Some Democrats are calling for the removal of the images of Confederate President Jefferson Davis and Rebel Gens. Robert E. Lee and Stonewall Jackson in a carving on Stone Mountain. KENT D. JOHNSON/KDJOHNSON@AJC.COM

The Jolt: On Independence Day, a new fight over Stone Mountain ‘extremists’ 

 The Atlanta chapter of the NAACP plans a July 4 march on Stone Mountain to protest the carving that memorializes the Confederate war dead, ratcheting up the long-running political fight over the monument’s fate.

Their protest echoes a policy staked out last year by Democrat Stacey Abrams, the party’s nominee for governor, who called for the removal of the trio of Rebel leaders carved into the mountain’s granite face nearly a year ago. 

It also gave the two Republicans running for governor a fresh opening to seize on the issue. Lt. Gov. Casey Cagle said the effort to “sandblast” Stone Mountain won’t happen if he’s elected. Secretary of State Brian Kemp, his opponent in the July 24 runoff, had a similar stance.

The political clash over the sprawling state-owned site is a snapshot of the polarizing debate in Georgia over Confederate monuments.

Georgia leaders have embraced some recent efforts to distance the state from its Rebel history, including the removal of a statue of a segregationist leader from the grounds of the state Capitol and the unveiling of a statue of Martin Luther King Jr. nearby. 

But Stone Mountain is a particularly fraught topic, partly due to state laws that enshrine the sprawling state-owned site as a “tribute to the bravery and heroism” of the Civil War’s casualties. And efforts to build a monument to civil rights atop the sprawling state-owned monument have gained little traction

Abrams waded into the debate in August 2017, shortly after the deadly violence sparked by white supremacist groups in Charlottesville, Va. Saying that “we must never celebrate those who defended slavery and tried to destroy the union,” she said she’d remove the “blight on our state.” 

Her rivals from both parties have criticized her proposal, and the NAACP rally gave them another chance to try to energize voters who want to keep the carvings intact. Cagle said he’ll preserve Stone Mountain as a cultural attraction that brings in visitors from around the globe. 

“I will work on behalf of all Georgians, but I will also stand up to the extremists who think we have to sandblast the past to move into the future,” said Cagle, who claimed he was the only Republican who can stop Abrams from doing so. 

And Kemp invoked a quote from former Secretary of State Condoleezza Rice, who said it’s best to “keep your history before you.”

“I will protect Stone Mountain – and the carvings on it – because we should learn from the past, not attempt to rewrite it,” he said.

More: After Charlottesville, a fresh look at Atlanta’s Confederate symbols 


The two Republicans clashed sharply over another issue: A change to credit monitoring rules. 

Lt. Gov. Casey Cagle’s campaign sent a celebratory note trumpeting new legislation that took effect Sunday that restricts credit monitoring agencies from charging residents who lock their credit. 

And Cagle campaign manager Scott Binkley used the occasion to bring up Secretary of State Brian Kemp’s mishap, releasing millions of records of confidential voting data to media outlets and political parties. 

“The people of our state shouldn’t have to worry that registering to vote will leave them vulnerable to identity theft, but under Brian Kemp’s incompetent command, that’s exactly what happened,” said Binkley.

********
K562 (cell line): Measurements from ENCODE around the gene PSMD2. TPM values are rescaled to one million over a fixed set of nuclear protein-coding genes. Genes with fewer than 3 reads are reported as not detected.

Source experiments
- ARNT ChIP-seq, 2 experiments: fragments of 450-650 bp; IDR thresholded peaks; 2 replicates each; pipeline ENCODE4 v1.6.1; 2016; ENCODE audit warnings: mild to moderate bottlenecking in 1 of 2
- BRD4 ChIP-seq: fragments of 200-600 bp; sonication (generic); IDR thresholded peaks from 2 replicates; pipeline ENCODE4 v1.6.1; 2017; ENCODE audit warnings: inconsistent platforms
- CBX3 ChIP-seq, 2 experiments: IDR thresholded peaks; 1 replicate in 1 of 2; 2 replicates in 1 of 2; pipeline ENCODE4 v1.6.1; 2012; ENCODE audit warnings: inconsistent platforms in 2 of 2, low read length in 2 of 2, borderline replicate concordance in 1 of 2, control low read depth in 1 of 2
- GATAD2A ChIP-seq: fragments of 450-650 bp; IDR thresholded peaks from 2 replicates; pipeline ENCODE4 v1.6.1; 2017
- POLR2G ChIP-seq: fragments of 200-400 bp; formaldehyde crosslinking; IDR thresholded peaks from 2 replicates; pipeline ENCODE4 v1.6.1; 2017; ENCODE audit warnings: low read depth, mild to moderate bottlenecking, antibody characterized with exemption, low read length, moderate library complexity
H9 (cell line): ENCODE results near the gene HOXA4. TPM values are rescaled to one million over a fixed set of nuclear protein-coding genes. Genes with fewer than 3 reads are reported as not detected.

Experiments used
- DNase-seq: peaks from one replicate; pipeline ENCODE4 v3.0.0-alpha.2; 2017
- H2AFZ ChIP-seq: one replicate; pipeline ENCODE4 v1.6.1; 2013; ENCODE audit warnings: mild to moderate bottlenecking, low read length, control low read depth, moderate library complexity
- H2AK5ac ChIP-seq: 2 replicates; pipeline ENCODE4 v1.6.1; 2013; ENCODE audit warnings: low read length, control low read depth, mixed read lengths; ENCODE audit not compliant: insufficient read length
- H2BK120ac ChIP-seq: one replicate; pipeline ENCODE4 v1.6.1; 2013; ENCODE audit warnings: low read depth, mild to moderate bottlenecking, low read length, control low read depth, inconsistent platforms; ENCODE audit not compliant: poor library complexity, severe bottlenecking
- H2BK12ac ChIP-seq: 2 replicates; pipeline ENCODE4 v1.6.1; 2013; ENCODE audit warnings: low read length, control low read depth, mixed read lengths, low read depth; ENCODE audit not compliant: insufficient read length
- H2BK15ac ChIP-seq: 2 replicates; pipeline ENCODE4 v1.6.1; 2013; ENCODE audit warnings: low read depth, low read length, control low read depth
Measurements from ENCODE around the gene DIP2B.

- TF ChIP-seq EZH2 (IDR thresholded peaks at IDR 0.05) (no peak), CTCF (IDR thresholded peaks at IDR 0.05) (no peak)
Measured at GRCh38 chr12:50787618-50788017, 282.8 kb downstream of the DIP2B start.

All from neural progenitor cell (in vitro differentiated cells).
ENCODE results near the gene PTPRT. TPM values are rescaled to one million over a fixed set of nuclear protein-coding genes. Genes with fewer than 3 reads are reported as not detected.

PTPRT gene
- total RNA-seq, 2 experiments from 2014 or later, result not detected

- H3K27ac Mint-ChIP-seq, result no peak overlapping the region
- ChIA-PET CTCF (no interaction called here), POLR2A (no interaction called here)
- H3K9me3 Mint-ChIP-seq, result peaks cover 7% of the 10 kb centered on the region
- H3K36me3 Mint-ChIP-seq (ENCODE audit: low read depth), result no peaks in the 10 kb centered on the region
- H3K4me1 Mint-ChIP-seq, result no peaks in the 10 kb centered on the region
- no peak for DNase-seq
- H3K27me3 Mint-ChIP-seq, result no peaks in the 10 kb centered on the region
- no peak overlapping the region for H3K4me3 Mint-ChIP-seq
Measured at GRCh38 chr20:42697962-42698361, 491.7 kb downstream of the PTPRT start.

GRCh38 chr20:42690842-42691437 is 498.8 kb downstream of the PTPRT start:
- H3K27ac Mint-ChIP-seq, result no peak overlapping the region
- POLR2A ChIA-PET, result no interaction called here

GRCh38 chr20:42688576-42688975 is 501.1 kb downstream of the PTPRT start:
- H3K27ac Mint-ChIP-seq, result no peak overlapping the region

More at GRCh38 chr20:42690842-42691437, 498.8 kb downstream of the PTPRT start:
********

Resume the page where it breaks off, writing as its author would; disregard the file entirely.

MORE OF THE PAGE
Kemp spokesman Ryan Mahoney fired back, saying no identity theft was reported and no Social Security numbers were compromised. He then pounced on calls for criminal investigation into Cagle after he was taped on a secret recording saying he backed “bad public policy” to hurt a rival.

“Casey Cagle did confess to committing a felony – on tape,” said Mahoney. “Guess they forgot to mention that undeniable fact on their rambling press release.”


Secretary of State candidate Brad Raffensperger is increasingly chipping into his personal fortune to finance his race. The Republican state legislator loaned himself another $400,000 ahead of his runoff against ex-Alpharetta Mayor David Belle Isle, raising his total investment in the race to roughly $1.2 million. Raffensperger has enough cash to dip even deeper: He’s worth more than $26 million, according to financial disclosures. 


The battle for Donald Trump’s heart in the GOP race for governor is heating up. Lt. Gov. Casey Cagle just signed on Brandon Phillips, the president’s former state director, to advise his campaign. He’s also locked up several other early Trump supporters, including state Sen. Burt Jones, one of the first state elected officials to back Trump, and Rayna Casey, the GOP mega-fundraiser who co-chaired his state campaign. Secretary of State Brian Kemp has his own gaggle of early Trump backers, including support from state Sen. Michael Williams, who modeled his last-place campaign for governor around Trump. Read more about the fight over Trump in the July 24 runoff here. 


Happy Fourth, dear readers. We hope you have a restful and meaningful holiday. 


Never miss a minute of what’s happening in Georgia Politics. Subscribe to

Support real journalism. Support local journalism. Subscribe to The Atlanta Journal-Constitution today. See offers.

Your subscription to the Atlanta Journal-Constitution funds in-depth reporting and investigations that keep you informed. Thank you for supporting real journalism.

About the Author

Greg Bluestein
Greg Bluestein
Greg Bluestein is a political reporter who covers the governor's office and state politics for The Atlanta Journal-Constitution.